A Comprehensive Guide to Choosing an Independent Living Community to Call Home


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As you consider independent living options, reflect on your personal needs, wants, and lifestyle.

“Start by identifying your preferred location, budget, and apartment size,” says Amy McLoughlin, a training specialist at A Place for Mom. “Then, consider whether you’re willing to compromise, if need be. From there you can start a list of needs and wants.”

“Make a list of your ‘must-haves’ and ‘would like, but can live withouts,’” says Shelane Barrett, former national account manager at A Place for Mom. “Make sure the community you choose checks the boxes on your checklist, and doesn’t sacrifice anything on your ‘must-have’ list.”

To help you determine which features and amenities are top priorities, we’ve compiled a list of the top 10 considerations, as well as questions to help you assess and compare communities. Additionally, you can print out this shortened independent living checklist for seniors to take with you while you tour.

1. Social engagement and activities

The majority of independent living communities create and share a calendar of events and activities for residents on a weekly basis. Some communities have an activity director to curate a lively calendar while others have multiple staff members planning out the details. In A Place for Mom’s network, over 80% of independent living communities have a designated activity director.[01]

To assess community engagement levels, find out what activities are available and how often they occur. During a tour, you can ask for an example of their weekly or monthly activities calendar.

Consider the following questions when gauging community engagement:

  • Do the activities seem fun, interesting, or aligned with your interests?
  • Does the activity director take individual residents’ likes or hobbies into consideration?
  • Are you able to bring friends and family to events or activities?
  • Are there any activities planned by residents, and can you help if interested?
  • Are there committees, clubs, or religious organizations you can join?
  • Do activities change week by week? How many activities are typically planned?

2. Meals and dining

The majority of independent living communities provide at least two home-cooked meals a day, along with snacks and drinks. Request to see a sample menu to see if it looks appetizing to you and ask these questions to learn more about your dining options:

  • Do they cater to individual dietary needs, like low sodium or diabetic-friendly diets?
  • Is there an on-staff nutritionist or dietician?
  • Are meals served cafeteria-style, or at sit-down tables with wait staff?
  • What are the rules for cooking in resident apartments? Which appliances are provided?
  • Do they offer vegetarian or vegan options?
  • Can you invite friends and family to meals? If so, is there an additional cost?

Within A Place for Mom’s independent living network, over 80% of communities offer restaurant-style dining and nearly 70% offer room service to accommodate residents’ preferences. Furthermore, about 85% of communities offer a kitchenette or full-size kitchen within residents’ apartments to allow them to cook when they’d like.[01]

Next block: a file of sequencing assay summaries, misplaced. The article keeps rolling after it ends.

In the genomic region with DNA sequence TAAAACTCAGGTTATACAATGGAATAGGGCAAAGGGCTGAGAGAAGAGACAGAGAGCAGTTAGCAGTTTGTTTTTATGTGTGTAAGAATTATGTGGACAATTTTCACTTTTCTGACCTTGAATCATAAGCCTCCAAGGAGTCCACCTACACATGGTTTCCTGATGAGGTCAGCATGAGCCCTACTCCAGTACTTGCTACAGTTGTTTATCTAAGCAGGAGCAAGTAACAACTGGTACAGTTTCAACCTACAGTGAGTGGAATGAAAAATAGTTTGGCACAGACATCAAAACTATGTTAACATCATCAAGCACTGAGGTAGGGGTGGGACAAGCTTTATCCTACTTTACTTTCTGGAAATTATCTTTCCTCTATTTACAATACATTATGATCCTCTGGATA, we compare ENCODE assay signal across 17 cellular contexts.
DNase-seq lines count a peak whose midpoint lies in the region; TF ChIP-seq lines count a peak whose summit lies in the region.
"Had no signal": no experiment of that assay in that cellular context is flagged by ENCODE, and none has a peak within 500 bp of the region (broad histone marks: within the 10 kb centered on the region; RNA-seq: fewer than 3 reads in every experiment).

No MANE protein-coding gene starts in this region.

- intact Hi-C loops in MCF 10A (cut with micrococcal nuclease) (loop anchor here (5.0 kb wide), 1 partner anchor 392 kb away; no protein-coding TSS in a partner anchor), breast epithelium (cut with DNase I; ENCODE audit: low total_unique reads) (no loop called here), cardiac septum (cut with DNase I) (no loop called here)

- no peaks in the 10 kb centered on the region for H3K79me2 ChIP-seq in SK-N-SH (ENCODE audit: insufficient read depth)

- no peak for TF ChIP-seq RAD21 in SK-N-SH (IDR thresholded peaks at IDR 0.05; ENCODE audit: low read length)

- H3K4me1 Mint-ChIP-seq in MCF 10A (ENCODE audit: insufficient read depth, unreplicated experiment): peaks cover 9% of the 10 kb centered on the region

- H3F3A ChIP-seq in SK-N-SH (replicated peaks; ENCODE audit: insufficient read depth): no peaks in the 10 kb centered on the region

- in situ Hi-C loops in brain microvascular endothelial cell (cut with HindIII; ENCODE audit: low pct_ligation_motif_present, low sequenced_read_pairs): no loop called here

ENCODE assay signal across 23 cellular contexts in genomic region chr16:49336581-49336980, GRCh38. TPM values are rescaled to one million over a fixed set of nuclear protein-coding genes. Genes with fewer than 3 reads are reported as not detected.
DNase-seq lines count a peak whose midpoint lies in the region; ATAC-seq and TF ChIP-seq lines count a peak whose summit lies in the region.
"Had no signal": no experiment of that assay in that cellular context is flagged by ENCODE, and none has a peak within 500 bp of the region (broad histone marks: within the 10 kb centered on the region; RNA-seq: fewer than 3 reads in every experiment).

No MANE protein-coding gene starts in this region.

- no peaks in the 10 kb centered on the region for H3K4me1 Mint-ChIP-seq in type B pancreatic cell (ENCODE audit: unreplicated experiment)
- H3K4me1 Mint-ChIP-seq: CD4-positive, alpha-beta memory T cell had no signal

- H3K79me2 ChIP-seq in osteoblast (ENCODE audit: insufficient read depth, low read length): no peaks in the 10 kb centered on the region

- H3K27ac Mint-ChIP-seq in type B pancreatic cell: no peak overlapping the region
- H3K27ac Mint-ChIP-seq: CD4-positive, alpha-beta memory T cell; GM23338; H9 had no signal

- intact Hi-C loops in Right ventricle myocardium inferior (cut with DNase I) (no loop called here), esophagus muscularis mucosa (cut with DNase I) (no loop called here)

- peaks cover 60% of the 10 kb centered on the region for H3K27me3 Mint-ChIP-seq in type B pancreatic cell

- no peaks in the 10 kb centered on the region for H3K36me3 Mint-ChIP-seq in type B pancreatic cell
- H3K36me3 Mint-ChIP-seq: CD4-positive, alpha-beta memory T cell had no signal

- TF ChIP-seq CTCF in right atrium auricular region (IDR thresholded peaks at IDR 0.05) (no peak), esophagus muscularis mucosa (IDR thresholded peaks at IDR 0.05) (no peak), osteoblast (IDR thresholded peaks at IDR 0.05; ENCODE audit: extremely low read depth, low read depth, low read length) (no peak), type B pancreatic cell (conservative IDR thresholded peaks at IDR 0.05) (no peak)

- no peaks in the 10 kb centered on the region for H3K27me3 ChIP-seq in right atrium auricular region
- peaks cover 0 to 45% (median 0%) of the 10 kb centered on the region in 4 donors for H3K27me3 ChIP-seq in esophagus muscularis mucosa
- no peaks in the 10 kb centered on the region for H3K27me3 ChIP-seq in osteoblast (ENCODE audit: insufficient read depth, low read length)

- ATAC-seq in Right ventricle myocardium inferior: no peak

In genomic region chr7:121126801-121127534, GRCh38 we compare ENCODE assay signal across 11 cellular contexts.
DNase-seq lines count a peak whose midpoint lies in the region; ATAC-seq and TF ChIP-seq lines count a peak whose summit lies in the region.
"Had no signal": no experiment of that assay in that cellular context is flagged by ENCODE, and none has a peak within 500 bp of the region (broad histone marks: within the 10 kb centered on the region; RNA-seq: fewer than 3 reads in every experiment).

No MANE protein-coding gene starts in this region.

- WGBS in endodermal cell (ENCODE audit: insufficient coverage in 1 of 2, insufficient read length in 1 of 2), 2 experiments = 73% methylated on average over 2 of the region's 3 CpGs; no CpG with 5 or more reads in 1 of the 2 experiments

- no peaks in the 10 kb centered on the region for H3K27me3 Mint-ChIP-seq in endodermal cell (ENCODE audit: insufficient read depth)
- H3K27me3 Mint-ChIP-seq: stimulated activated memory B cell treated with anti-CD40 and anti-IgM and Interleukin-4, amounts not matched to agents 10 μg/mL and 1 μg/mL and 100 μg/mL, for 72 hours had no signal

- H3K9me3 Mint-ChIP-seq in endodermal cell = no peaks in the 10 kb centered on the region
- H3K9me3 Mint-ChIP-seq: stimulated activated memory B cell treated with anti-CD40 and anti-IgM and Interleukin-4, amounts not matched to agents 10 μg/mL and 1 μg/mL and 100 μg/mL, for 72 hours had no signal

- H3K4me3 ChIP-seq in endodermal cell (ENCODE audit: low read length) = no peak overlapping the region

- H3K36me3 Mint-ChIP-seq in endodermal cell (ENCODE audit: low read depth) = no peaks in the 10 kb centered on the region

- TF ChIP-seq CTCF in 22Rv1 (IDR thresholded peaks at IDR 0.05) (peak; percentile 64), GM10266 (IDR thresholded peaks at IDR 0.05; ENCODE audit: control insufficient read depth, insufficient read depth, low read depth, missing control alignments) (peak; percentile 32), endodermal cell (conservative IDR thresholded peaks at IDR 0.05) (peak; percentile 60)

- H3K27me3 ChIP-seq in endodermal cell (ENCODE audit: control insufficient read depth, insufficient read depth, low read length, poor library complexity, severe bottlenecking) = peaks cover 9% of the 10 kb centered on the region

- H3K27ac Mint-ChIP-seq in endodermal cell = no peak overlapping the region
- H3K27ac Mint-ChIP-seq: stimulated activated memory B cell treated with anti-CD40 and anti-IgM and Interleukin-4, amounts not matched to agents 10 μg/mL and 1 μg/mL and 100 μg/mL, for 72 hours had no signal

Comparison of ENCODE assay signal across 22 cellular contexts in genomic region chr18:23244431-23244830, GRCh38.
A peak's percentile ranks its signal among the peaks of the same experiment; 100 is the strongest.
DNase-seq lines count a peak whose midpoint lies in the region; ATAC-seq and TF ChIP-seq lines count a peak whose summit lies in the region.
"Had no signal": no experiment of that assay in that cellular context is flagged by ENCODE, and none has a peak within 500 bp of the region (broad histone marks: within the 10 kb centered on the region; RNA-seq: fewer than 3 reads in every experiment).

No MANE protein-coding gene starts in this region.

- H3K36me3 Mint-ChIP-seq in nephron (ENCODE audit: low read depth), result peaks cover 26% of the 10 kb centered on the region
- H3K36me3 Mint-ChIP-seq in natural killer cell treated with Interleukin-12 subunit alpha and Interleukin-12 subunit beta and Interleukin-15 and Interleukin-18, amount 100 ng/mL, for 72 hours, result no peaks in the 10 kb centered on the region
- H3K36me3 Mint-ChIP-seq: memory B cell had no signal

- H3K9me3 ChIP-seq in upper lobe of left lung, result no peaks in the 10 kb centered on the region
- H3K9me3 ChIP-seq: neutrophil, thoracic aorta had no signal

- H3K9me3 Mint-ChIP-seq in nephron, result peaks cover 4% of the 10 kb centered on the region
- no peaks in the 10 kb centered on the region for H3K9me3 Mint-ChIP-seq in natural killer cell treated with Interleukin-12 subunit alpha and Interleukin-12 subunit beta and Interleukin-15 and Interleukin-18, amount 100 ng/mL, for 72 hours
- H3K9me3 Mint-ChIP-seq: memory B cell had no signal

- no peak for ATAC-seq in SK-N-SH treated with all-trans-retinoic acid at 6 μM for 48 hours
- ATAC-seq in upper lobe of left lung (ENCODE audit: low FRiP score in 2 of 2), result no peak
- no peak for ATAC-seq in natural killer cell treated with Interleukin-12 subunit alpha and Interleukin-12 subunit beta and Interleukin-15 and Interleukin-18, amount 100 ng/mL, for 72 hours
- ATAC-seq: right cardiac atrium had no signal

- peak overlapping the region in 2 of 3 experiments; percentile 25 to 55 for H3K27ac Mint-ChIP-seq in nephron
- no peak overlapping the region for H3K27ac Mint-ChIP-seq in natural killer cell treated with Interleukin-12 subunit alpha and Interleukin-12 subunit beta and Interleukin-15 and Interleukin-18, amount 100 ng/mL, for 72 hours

3. Transportation services

Some older adults want to keep their cars and continue driving, while others are happy to maintain freedom without the hassles of vehicle maintenance and fuel expenses.

Consider the following to determine if the community’s transportation services are right for you:

  • Can residents keep their cars in the community? How many parking spaces can be reserved per apartment, and are there additional fees?
  • What type of parking is offered? Outdoor lots, carports, or garages?
  • Is transportation to and from medical appointments offered by the community?
  • Are regular trips to stores and activities available? If so, how often and where?
  • Are community drivers specially licensed for group transport?

In A Place for Mom’s network of independent living communities, nearly 95% of independent living communities offer parking for residents’ cars, and over 90% of communities offer on-site transportation services to help residents get around safely.[01]

4. Housekeeping and maintenance

A maintenance-free lifestyle is a huge plus of independent living. After 50 years of changing lightbulbs and shoveling snow, most seniors are ready for a hands-off experience! Regular or scheduled room cleanings, which can include vacuuming, dusting, providing fresh linens, and other convenient services, are common in independent living communities.

Ask the following to learn more about housekeeping and maintenance:

  • What laundry services are provided? Does the community wash linens, but charge extra for clothing? What about dry cleaning?
  • How often is housekeeping available? Is it part of the monthly rent or available for separate purchase as needed?
  • Is trash pickup in the apartment, or will you need to move bins to the hall or curb?
  • How does lawn maintenance work? Are residents responsible for their personal outdoor spaces?
  • If you love working outside, ask if the community allows residents to participate in planting beds or autumn raking.
  • What’s the policy on emergencies, like plumbing or electrical issues? Is someone on call 24/7?

Within A Place for Mom’s network, over 85% of independent living communities offer housekeeping regularly and nearly 75% offer laundry services.[01]

Are you a gardener, fitness buff, or someone who looks forward to their weekly poker night? Or, do you have a pet that you’d like to bring along? Most communities offer amenities that cater to all walks of life. Whether you’re interested in salon services or swimming laps, ask about features that matter most to you. Some common amenities include:

  • Fitness center
  • Library
  • Computer room
  • Beauty salon
  • Barber shop
  • Outdoor areas (courtyard, walking paths, or a garden)
  • Party, game, or entertainment room
  • Pet accommodations
  • Hot tub or pool

Here’s a breakdown of the most common amenities available based on A Place for Mom’s independent living network:[01]

  • Over 70% of communities have a fitness center.
  • About 85% of communities have a library.
  • About 90% of communities offer beauty services within a salon or barber shop.
  • Nearly 95% of communities have outdoor common areas.
  • Nearly 70% of communities have a game room.
  • Over 90% of communities allow residents to bring their pet cat or dog.

6. Safety and wellness